As Brownies, we used to sit for hours at long tables in front of the grocery stores. We all had badges we had won and which we displayed with pride and a little bit of arrogance. For my one badge, I had gone to the 4H club and grown a giant sunflower plant. For the other badge, I had done a life building skill that had me cutting coupons from the Sunday paper for the blind. Mary Jane had like ten badges for reading to senior citizens and knitting scarves for them. But Jayleen, whose mother was the Brownie troop leader, she had like twenty.
Jayleen's mother Norma was the most fun of all the moms. While my mother wore navy blue polka dotted shifts and Dr. Scholl sandals because of her bad bunions, Norma was always dressed in high heeled pumps and ribbed turtleneck sweaters that showed off her good figure. Whether Norma wore padded bras or if she was just pointy on top was up to debate, but I sure saw lots of men staring at her pointy chest when we went to the grocery store for eggs. I swore that when I grew up, I would dress the same exact way as Norma. I would wear halter tops and short skirts. I would buy dark sunglasses and tie silk handkerchiefs under my chin, and when the wind blew I would throw my head back, part my red stained lips and laugh like I had not a care in the world.
Me and Jayleen went to the store every season to get underwear that had the days of the week labeled on it. Sometimes we would switch it up and get Princess or Barbie panties to go with our training bras. But Norma, oh my God, she had the most stylish lacy bra and underwear sets we had ever seen in our lives. They came all the way from London, England from her great aunt pronounced "ont." My mother wore a girdle to keep her stomach in, but Norma had undergarments that stopped our breath. We knew she had those fancy sets because whenever she went out on dates, which was often, she changed right there in the kitchen while her dates waited in the driveway honking the horn's in their car. Jayleen laughed about the dates and the extra clothes that were stored near the Tupperware bins in the kitchen cabinets, wedged between jars of creamy peanut butter, Fluffernutter, and bottles of Seltzer and Tab soda cans, a drink all our mother's drank to avoid gaining weight. Jayleen also found it amusing that Norma always returned home after a night out with mascara stains under her eyes and smeared lipstick.. Norma started keeping Mary Kay facial cleanser in the kitchen just to avoid the smirks and sneers of Jayleen who made fun of her mom's messy make up. Me, well I ignored the whole thing and told Norma she was always perfect in my book, mascara stains or not. Norma smiled and always told Jayleen that I was her favorite friend, despite the fact that I was, as a rule, quiet by nature. When I spoke, I always had something good to say and we all knew it.
For an unconventional kind of mom, Norma had tons of Tupperware containers in their kitchen, but some of the containers were used to store clothes and accessories, like hair pins and sheer stockings, instead of the usual items my own mother had in the containers like Cornflakes and Pringle potato chips. Norma went to the Tupperware parties that my mother hosted because she wanted to fit in, and also to prove to me and Jayleen that she was just a regular mom. (Although we all knew she was not). Norma also went because she wanted to buddy up to my own mom because me and Jayleen were better than sisters and best friends. But, Norma was not like the other moms, not even close. All of the other moms went on school trips with the kids, attended PTA meetings after dinner, and went on bus trips to New York City. And all of the other moms tried to buddy up to the principal they pretended was their "pal" to improve our classes, the playground, and our school lunches. But honestly, I don't knew where all the moms thought we were going, straight to the White House or Harvard?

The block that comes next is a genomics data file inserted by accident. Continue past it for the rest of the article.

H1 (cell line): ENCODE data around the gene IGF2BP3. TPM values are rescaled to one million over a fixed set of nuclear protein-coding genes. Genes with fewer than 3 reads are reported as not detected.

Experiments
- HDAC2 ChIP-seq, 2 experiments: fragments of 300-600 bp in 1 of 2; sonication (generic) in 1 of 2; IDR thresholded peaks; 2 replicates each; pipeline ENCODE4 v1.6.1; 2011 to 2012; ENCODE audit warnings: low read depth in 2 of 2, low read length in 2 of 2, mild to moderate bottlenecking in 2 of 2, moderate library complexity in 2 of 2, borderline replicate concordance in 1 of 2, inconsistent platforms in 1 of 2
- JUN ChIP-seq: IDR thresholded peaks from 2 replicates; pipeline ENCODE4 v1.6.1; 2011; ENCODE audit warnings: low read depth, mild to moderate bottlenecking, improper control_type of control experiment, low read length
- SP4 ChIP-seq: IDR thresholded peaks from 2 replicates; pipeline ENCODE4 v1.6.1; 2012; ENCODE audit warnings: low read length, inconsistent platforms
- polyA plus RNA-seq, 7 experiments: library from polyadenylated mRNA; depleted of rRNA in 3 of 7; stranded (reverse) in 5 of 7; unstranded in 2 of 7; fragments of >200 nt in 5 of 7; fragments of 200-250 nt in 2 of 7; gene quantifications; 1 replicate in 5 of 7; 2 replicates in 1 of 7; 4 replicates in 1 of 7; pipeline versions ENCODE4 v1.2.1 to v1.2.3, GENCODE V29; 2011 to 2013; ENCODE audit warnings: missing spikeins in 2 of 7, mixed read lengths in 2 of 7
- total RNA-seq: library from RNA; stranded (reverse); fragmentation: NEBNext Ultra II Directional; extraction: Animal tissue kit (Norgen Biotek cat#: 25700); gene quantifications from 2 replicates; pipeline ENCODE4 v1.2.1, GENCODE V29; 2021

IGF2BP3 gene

My own mother was a whole different story. She hated the PTA meetings not because she was too sophisticated or anything, but because she was convinced that all of the other moms who wore blazers and pearl earrings didn't like her. Whereas Norma could not be bothered, my own mother spent hours telling me why these women bothered her. Ray was a snob and head of the committee to update the cafeteria. June was on the committee dedicated to planting flowers near the school flag. The list went on and on and each day my mother had another reason to add to the growing list of women who most definitely had a vendetta against her. I used to stick my pointer fingers in my ears and hum whenever my mother started up a new tirade about them and their cruel ways. Jayleen and I used to tell Norma that my mother was like paranoid, and Norma would take a long inhale of her cigarette and sigh, shaking her head with compassion and tell us that my mother ought not be bothered. My mother ought to just play her Bridge, make her Weight Watchers dinners and paint on the big canvases she got stretched at the art store in town. She would be so much happier if she stopped worrying about what the likes of Junes, Marys and Rays thought about her. Over tea and milkshakes, me, Jayleen, and Norma would sigh and take sophisticated bites of cake and talk about life.
Norma and her cat sunglasses and cigarettes, and the makeup that left rims around her eyes was way cool to us back then. My own mother who talked to her orchids and painted bowls of fruit on stretched canvases became the paragon of eccentricity and social anxiety, while Norma became the paragon of cool. Did we know that 40 or 50 years later we would be writing about both of them in the past tense? If so, perhaps we would have indulged them a little more. Maybe we would have invested in Tupperware for Norma's stockings and makeup, and bought dozens of orchids for my mother and named them one by one.